Holy Communion for those with gluten intolerance

Starting October 12, 2019, St. Francis Borgia Parish will begin offering low-gluten hosts for those with celiac disease or gluten intolerance.

You can click here to view and print the flyer, or read the content below for all the details about these questions and concerns – followed by instructions for receiving low-gluten Communion host.

  • What does the Catholic Church say about the use of low-gluten hosts?
  • Can I still receive only the Precious Blood?
  • I feel left out because I can’t receive the same way as others at Mass.
  • Why can’t someone with celiac disease consume the host? Don’t we believe that it has become the Body of Christ rather than bread?
  • Unfortunately, none of these options will work for me. What can I do?

What does the Catholic Church say about the use of low-gluten hosts?

According to tradition, Jesus used unleavened wheat bread at the Last Supper. This tradition was confirmed in 2003 in an official letter from the Vatican regarding the use of low-gluten hosts. Because of the need for bread used for consecration to consist of only wheat and water, the low-gluten option uses wheat starch and water. Wheat starch is processed to remove the gluten; it is considered gluten-free and has been used in gluten-free products in Europe for decades. The altar breads we will be using at St. Francis Borgia parish, made by the Benedictine Sisters of Perpetual Adoration, are verified to contain <10 ppm (parts per million) gluten, or <0.001%. (Gluten-free is defined by the FDA as a product containing <20 ppm gluten.) Most individuals with celiac disease should be able to consume low-gluten hosts at Mass without adverse effects however you know what you can tolerate. Consider consulting your physician if there is any question.

Can I still receive only the Precious Blood?

Yes. You are welcome to receive only the Precious Blood from the communal cup during Communion as you may have in the past, either alone or in combination with reception of the low-gluten host. You know your tolerance level and should consider your individual ability to handle the potential for cross-contamination from individuals who receive the traditional host and then sip from the communal cup.

I feel left out because I can’t receive the same way as others at Mass.

It is normal to feel isolated when something different is required from everyone else. As Catholics, however, we believe that each species of the Eucharist contains all of its elements (body, blood, soul, and divinity). Thus, by receiving only the Body of Christ or only the Precious Blood, we still receive the fullness of the sacrament.

Why can’t someone with celiac disease consume the host? Don’t we believe that it has become the Body of Christ rather than bread?

The Fourth Lateran Council in 1215 clarified the Catholic belief about the Real Presence of Jesus in the Eucharist. Each object has both substance and accidents. The substance is what it truly is while the accidents, such as taste, color, and texture, can vary. During the consecration, the substance of the bread becomes Christ’s body and blood, but the accidents remain unchanged. Thus, if bread contains gluten before consecration, it also contains gluten after. More information here from Franciscan Media.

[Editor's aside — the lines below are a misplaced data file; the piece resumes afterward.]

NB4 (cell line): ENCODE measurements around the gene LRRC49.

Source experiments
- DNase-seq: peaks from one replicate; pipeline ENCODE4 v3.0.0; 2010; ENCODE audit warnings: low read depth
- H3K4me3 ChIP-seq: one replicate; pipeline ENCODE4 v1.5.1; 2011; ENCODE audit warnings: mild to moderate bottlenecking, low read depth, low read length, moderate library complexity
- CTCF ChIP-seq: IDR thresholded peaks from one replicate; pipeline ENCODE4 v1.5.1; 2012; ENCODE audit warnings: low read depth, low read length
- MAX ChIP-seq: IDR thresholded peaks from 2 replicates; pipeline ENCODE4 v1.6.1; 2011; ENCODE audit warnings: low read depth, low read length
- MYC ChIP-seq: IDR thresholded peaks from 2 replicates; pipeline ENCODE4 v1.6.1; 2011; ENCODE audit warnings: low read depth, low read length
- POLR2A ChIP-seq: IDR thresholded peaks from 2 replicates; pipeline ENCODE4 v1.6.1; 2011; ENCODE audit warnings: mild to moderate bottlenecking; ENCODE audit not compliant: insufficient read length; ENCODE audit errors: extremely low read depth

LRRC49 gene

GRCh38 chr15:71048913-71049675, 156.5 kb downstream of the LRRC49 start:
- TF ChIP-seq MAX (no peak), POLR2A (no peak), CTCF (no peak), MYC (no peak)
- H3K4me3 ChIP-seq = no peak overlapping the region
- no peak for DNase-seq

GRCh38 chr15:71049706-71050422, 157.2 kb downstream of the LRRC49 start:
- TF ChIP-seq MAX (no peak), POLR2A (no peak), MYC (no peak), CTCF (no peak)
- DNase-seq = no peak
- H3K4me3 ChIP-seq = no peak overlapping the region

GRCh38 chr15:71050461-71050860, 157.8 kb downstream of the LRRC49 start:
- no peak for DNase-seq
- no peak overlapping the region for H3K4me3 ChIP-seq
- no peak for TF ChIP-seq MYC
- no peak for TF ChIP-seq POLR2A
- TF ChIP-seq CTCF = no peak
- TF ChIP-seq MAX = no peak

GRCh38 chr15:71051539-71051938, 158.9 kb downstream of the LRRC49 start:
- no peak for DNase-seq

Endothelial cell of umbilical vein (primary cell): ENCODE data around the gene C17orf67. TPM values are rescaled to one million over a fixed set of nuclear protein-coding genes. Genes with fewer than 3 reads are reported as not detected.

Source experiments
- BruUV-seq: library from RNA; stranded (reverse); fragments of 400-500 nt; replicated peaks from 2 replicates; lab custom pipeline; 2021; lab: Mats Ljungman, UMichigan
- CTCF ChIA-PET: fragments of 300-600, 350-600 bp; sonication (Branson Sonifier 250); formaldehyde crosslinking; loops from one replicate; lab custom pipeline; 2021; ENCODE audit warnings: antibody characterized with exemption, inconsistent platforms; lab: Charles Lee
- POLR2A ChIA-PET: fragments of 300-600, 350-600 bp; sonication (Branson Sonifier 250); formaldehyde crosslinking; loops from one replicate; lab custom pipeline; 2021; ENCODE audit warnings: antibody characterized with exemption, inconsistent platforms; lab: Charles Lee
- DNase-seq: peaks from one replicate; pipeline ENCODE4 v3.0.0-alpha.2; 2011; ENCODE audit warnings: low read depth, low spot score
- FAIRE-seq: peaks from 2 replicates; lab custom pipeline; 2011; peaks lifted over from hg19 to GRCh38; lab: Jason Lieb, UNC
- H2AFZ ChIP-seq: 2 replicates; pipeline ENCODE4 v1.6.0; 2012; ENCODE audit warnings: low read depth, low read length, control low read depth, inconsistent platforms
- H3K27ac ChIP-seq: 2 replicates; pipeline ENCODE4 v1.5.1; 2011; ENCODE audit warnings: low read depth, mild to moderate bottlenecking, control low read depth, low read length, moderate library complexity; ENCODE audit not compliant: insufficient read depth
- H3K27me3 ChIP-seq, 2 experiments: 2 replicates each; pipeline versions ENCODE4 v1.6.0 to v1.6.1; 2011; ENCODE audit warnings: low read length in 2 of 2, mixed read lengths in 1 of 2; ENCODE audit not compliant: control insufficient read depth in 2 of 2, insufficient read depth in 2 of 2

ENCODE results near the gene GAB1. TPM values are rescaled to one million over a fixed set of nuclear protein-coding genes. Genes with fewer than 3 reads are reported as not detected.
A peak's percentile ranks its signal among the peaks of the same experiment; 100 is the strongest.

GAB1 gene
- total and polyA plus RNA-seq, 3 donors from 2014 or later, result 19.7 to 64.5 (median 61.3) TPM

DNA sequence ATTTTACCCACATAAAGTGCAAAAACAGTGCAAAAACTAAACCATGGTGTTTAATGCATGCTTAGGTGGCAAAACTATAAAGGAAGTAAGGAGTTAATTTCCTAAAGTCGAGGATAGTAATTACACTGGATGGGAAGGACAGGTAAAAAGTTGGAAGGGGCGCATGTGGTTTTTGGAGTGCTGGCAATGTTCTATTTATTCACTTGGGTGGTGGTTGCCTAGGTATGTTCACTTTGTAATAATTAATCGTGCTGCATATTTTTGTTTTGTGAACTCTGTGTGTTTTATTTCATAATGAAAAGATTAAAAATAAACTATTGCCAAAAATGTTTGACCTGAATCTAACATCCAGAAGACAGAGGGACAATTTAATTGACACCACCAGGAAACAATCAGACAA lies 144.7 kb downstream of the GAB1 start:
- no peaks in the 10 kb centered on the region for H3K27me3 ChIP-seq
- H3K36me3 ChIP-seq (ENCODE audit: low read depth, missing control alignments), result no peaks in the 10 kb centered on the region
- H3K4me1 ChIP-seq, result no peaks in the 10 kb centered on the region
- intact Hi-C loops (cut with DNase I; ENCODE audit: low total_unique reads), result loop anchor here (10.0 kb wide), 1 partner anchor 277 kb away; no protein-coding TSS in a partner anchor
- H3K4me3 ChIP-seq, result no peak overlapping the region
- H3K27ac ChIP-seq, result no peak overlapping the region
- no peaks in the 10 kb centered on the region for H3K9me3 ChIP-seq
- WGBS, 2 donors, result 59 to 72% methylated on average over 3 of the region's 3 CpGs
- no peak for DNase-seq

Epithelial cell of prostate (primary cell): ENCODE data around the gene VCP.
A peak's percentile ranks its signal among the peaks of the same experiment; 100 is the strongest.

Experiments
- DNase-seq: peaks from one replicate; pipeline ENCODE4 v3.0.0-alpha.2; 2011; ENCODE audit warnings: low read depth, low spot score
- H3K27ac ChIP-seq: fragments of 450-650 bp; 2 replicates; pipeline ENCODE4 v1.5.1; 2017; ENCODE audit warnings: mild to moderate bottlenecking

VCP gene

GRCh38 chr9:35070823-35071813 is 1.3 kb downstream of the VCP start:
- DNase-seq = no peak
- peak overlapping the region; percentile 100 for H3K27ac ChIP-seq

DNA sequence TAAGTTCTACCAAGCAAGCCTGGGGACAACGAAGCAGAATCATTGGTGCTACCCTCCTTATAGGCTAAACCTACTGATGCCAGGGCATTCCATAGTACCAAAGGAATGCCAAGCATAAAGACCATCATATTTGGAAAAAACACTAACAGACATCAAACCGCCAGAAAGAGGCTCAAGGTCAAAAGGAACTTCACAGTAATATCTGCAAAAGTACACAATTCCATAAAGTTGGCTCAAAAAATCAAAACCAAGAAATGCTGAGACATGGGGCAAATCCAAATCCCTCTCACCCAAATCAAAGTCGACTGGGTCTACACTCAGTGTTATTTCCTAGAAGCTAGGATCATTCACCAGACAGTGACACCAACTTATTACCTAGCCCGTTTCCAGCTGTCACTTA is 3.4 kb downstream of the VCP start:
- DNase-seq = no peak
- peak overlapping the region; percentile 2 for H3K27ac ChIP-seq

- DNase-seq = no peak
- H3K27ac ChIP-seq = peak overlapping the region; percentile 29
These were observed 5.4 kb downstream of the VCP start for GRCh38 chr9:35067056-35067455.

Unfortunately, none of these options will work for me. What can I do?

Our hope is that all parishioners will be able to receive Holy Communion sacramentally. However, making a spiritual Communion during Mass in lieu of a sacramental Communion might still be necessary at times due to your personal health restrictions or when visiting another parish.

Instructions for receiving Low-Gluten Communion Hosts

If you wish to receive the low-gluten host, please follow these instructions.

Stop in the Gathering Area of church before Mass begins. On the offertory gifts table, there will be a small plastic container marked “Low-Gluten Hosts.” You may reserve a host for yourself by using the tongs (do not use your fingers) to take one low-gluten host from the plastic container and place it in the small gold vessel, also on the gifts table. Please do not place the low-gluten host in the large ciborium with the regular wheat hosts. The small gold vessel is similar to a large Pyx (used for taking Communion to the sick) but it has a hook attached to it. (See illustration 1)

Parents, if you have a child who is gluten intolerant, we ask that you or an adult do this for the child.

Illustration #1

At time of Communion, stand in the Priest’s (the presider’s) line as only he will have the low-gluten hosts. When you step up to the priest, point to the small gold vessel which will be hooked onto the ciborium (see illustration 2) to indicate your need for a low-gluten host.

Illustration #2

Reminder:

If, at time of Communion, you realize that you had forgotten to place a low-gluten host in the small gold vessel, please refrain from receiving the Body of Christ at that Mass. This is because there will only be enough low-gluten hosts for those who had reserved a host for themselves prior to consecration at Mass. Instead, please partake only of the Precious Blood at that Mass.